- Narrow-leaf bittercress is a member of the Mustard family (Brassicaceae).
- An herbaceous annual or biennial growing to two feet in height, narrowleaf bittercress is an inconspicuous denizen of moist soils and dappled shade. The species’ highly divided leaves, on both the basal rosette and along the stem, help distinguish it from the plethora of other members of the same genus present throughout the region. (2)
Leaves are arranged alternately, pinnately divided, bearing six to nine pointed leaflets. (2)
The species’ inconspicuous flowers bloom from April to June(11) in small clusters at the top of a long stem. Individual flowers are small (approximately 0.1 inches across), white, and four petalled. (3)
Seed production occurs from early May through early July(11).
Narrowleaf bittercress is a herbaceous perennial belonging to the mustard family. A prolific producer of seed, this species spreads rapidly into new areas, forming dense stands and displacing native vegetation. Although narrowleaf bittercress is a spring-blooming species and rapidly completes its reproductive cycle, senescing shortly after midsummer, its impacts on spring ephemeral populations may be significant. (3)
There are currently no biological control agents in use against this species.
Manual or Mechanical Control
Pulling / Digging Up: Hand pulling or digging young plants is effective if performed prior to seed set. (6)
Mowing: Cutting prior to seed set helps lessen seed rain in the following season. However, pulling is a more effective method of control if only managing small populations. Larger populations may be weed wacked. (8)
Girdling: Not applicable
Prescribed Fire: No information available
Prescribed Grazing: Although there is anecdotal evidence deer do browse narrowleaf bittercress, no information is available on the utility of grazing as a management tool for this species.
Soil Tilling: Not advisable. The moist, often fragile soils narrowleaf bittercress grows on are vulnerable to erosion. Pulling or weed whacking is a better option.
Mulching: Mulching may help reduce the seed bank and cover bare ground after infestations have been controlled via spraying and or pulling, however, this will also reduce the reestablishment of other, native vegetation in the area, too.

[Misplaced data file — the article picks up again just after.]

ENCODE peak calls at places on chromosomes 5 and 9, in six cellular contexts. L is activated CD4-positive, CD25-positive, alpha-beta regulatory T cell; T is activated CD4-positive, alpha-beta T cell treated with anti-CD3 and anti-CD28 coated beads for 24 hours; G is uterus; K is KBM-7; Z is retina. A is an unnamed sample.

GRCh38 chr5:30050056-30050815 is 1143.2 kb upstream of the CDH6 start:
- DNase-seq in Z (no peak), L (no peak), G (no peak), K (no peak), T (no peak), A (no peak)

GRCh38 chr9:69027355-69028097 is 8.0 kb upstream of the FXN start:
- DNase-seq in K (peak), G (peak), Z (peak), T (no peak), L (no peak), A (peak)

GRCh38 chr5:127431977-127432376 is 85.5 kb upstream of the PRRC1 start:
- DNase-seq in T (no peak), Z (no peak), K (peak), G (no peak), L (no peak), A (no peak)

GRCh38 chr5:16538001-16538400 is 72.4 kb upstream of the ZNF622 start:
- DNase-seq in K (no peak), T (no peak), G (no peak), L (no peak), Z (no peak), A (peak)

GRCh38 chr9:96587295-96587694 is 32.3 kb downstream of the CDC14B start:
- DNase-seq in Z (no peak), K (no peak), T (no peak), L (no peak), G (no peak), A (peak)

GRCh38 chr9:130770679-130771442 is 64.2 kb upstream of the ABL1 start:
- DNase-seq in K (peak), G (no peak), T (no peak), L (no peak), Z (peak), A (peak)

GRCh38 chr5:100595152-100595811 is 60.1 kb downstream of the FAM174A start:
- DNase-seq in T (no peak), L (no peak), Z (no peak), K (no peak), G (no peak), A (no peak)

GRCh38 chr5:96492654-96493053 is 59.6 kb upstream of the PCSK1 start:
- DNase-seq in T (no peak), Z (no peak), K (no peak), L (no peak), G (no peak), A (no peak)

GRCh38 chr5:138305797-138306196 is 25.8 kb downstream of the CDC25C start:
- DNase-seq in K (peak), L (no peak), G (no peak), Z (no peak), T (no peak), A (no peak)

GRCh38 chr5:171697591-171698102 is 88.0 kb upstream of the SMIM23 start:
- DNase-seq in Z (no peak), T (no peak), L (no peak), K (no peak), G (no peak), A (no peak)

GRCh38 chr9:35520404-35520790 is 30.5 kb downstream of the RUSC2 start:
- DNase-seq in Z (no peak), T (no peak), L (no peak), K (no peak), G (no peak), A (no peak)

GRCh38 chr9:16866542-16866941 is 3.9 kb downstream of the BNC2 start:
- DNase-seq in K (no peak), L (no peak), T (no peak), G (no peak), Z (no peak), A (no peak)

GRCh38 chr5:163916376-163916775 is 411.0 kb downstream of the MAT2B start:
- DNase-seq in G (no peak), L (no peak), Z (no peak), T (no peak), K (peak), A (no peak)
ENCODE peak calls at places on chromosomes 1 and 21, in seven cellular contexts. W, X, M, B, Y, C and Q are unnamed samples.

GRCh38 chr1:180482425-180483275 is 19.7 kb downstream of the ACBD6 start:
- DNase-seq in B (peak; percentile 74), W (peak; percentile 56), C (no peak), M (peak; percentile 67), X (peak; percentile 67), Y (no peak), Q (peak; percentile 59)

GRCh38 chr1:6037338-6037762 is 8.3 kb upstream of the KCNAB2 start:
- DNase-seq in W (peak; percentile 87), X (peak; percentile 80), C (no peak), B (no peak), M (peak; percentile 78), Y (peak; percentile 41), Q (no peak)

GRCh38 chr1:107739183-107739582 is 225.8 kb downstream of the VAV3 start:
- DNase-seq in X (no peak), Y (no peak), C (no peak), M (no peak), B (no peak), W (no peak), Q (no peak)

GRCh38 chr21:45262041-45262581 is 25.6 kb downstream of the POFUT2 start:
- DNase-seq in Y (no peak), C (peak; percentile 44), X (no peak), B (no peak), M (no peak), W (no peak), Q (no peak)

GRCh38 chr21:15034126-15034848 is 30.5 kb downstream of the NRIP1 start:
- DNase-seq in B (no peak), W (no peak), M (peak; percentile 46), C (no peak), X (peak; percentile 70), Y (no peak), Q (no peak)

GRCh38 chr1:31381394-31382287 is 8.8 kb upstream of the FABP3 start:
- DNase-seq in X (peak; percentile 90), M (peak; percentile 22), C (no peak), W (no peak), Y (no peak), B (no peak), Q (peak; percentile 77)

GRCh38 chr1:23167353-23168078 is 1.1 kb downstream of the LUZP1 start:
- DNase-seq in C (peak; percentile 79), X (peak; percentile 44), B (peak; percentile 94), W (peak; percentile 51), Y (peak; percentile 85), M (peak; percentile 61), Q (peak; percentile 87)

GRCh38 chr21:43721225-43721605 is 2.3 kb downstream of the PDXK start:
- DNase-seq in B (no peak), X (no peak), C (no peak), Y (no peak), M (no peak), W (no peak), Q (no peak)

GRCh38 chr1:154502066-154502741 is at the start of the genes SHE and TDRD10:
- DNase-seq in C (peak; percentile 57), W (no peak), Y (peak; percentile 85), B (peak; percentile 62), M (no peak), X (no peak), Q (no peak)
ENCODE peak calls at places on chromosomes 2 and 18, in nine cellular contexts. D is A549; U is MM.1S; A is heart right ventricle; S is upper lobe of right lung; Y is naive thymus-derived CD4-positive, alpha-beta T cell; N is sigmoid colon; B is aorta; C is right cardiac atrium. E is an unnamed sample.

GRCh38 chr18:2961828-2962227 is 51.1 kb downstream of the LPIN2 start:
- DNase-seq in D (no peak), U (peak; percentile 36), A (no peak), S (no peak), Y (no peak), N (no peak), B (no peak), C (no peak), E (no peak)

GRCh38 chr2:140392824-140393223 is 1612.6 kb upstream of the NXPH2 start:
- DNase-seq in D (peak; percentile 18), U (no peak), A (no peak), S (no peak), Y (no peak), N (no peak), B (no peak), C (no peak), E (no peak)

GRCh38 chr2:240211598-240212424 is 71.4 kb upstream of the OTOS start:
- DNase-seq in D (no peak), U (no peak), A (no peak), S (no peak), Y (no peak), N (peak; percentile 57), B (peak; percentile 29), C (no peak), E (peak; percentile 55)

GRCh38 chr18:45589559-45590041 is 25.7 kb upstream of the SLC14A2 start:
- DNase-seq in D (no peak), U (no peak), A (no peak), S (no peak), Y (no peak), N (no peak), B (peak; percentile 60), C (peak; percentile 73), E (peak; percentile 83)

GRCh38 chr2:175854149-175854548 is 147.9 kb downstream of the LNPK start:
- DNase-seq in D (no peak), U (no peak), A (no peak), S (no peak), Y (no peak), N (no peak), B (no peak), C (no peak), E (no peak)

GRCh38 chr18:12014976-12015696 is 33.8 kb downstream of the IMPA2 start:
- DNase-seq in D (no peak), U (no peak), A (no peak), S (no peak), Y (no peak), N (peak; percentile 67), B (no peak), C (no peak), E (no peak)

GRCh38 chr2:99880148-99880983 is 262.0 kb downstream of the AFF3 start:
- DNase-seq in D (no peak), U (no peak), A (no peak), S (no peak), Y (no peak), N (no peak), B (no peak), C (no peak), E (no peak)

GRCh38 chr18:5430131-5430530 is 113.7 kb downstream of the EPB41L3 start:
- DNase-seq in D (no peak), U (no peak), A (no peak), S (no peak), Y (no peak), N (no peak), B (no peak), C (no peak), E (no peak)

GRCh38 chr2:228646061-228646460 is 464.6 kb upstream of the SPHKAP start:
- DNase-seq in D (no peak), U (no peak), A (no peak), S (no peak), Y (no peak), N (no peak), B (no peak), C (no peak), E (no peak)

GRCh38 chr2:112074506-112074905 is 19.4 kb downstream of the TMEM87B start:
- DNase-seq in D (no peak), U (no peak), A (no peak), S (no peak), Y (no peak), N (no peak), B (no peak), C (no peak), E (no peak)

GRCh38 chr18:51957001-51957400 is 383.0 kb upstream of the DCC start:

Solarization: Not applicable
Hot Foam Spray: No information available
The pesticide application rates and usage herein are recommendations based on research and interviews with land managers. When considering the use of pesticides, it is your responsibility to fully understand the laws, regulations and best practices required to apply pesticides in a responsible manner. At times, the pest you seek to treat may not be on a pesticide label, requiring a 2ee exemption from NYSDEC. Always thoroughly read the label of any pesticide and consult the NYSDEC or a licensed pesticide applicator with questions.
Foliar Spray: A 3% solution of glyphosate or triclopyr is effective at managing narrowleaf bittercress, although repeat spot applications may be necessary. Infestations managed in this way should be revisited in 2-3 weeks to monitor for regrowth. Early spring spraying, before other ephemeral plants have leafed out will provide the greatest management efficacy and the least collateral damage of non-target species. Always read and follow all instructions on the herbicide label.
Cut Stump: Not applicable
Basal Bark: Not applicable
Hack-And-Squirt: Not applicable
Stem Injection: Not applicable
Pre-Emergent Spray: No information available
General management overview and recommendation
As with any other invasive infestation complex, large stands of narrowleaf bittercress are best managed via a combination of mechanical and chemical means. All managed infestations should be monitored for at least several years to monitor for new seedlings and to prevent reinvasion from nearby populations. Any new seedlings can be hand pulled or sprayed. (6)
Post treatment monitoring
Controlled populations should be revisited twice a season for several years.
Narrowleaf bittercress can be composted unless the plant has already formed viable seed heads, in which case all reproductive parts must be bagged and disposed of. (9)
- Glenn, Steven D., and Kerry Barringer. “Cardamine Impatiens L. (Brassicaceae) in New Jersey.” The Journal of the Torrey Botanical Society, vol. 131, no. 3, 2004, pp. 257–260. JSTOR, JSTOR, www.jstor.org/stable/4126956.
- https://www.inaturalist.org/taxa/159836-Cardamine-impatiens Accessed 11/06/2018.